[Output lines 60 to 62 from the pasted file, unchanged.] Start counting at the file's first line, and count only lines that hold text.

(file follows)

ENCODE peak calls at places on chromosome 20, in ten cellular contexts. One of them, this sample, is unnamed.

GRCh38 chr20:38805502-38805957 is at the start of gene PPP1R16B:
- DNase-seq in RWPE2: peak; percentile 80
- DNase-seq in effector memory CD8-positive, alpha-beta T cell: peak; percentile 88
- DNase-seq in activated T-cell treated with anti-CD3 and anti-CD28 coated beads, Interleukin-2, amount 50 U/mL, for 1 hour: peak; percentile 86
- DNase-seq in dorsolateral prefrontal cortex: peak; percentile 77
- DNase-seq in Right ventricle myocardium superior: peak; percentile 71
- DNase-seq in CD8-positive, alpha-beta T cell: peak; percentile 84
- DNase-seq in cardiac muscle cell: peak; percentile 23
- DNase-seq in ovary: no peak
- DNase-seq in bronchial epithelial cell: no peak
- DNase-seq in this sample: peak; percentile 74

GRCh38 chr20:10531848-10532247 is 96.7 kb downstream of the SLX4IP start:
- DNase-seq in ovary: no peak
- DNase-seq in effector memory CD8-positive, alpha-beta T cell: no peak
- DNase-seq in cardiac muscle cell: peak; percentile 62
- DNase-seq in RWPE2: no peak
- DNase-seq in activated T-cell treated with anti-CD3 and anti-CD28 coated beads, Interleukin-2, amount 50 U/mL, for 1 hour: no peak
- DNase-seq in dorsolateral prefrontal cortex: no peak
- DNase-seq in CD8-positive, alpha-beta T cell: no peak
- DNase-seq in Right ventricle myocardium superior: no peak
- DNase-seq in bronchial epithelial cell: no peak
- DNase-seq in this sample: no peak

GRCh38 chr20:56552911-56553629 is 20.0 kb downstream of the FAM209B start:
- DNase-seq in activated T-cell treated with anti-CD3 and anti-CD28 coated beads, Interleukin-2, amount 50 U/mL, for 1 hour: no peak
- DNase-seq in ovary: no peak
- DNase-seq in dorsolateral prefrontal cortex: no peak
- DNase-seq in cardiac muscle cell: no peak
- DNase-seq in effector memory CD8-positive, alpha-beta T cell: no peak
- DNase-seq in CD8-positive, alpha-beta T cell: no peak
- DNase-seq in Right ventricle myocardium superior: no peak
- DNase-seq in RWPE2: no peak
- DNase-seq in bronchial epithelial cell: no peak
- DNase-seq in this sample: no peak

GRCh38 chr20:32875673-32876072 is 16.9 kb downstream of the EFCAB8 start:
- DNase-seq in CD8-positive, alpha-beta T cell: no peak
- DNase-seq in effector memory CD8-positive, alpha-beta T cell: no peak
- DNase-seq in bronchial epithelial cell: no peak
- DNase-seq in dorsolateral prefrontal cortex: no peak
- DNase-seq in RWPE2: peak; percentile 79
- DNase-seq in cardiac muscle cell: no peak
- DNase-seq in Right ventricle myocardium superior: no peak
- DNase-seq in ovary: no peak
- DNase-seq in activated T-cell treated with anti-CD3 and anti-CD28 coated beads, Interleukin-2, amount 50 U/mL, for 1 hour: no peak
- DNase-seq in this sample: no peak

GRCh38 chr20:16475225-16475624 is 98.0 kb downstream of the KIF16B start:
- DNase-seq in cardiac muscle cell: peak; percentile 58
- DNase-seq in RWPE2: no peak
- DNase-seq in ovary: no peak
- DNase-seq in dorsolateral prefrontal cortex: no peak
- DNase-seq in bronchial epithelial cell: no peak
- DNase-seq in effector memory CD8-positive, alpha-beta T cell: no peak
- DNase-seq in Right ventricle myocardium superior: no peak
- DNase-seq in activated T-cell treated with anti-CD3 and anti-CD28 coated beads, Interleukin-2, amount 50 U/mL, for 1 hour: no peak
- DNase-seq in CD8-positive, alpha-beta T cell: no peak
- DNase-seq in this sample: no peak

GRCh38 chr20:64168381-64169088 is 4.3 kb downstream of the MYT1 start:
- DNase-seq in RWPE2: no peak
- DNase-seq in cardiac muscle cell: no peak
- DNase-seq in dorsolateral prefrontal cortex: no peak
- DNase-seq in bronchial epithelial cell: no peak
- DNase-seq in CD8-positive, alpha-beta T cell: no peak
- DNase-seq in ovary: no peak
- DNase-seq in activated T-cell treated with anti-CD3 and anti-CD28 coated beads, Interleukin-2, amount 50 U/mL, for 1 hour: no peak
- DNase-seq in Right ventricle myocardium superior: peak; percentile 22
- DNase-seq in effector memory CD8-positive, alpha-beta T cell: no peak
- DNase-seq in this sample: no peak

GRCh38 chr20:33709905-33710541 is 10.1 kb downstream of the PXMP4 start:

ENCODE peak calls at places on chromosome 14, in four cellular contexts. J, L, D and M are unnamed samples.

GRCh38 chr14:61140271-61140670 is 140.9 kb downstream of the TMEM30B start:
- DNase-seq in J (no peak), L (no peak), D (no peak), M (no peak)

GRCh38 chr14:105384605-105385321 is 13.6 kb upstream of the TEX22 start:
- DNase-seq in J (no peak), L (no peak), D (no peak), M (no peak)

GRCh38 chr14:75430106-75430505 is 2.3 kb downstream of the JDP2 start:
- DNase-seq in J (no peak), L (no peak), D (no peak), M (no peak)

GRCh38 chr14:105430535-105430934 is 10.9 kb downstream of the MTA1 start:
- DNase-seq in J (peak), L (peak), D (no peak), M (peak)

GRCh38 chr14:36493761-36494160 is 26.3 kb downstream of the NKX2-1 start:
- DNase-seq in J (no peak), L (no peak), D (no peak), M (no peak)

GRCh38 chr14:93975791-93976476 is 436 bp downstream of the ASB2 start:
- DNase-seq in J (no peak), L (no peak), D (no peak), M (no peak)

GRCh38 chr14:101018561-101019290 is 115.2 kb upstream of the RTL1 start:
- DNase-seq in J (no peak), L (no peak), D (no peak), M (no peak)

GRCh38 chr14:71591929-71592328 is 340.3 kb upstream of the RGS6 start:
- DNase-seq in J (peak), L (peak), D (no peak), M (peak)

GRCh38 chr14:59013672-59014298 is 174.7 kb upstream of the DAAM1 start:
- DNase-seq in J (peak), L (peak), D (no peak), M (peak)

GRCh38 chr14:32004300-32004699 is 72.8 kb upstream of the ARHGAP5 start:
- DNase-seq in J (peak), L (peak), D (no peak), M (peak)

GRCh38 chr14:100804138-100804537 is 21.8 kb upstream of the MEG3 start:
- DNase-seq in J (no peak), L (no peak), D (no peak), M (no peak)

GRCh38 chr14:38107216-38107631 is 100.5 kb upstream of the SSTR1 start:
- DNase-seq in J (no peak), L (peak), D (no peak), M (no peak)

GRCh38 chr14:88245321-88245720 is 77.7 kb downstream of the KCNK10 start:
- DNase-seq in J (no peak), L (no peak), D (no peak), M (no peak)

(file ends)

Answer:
- DNase-seq in dorsolateral prefrontal cortex: no peak
- DNase-seq in bronchial epithelial cell: no peak
- DNase-seq in CD8-positive, alpha-beta T cell: no peak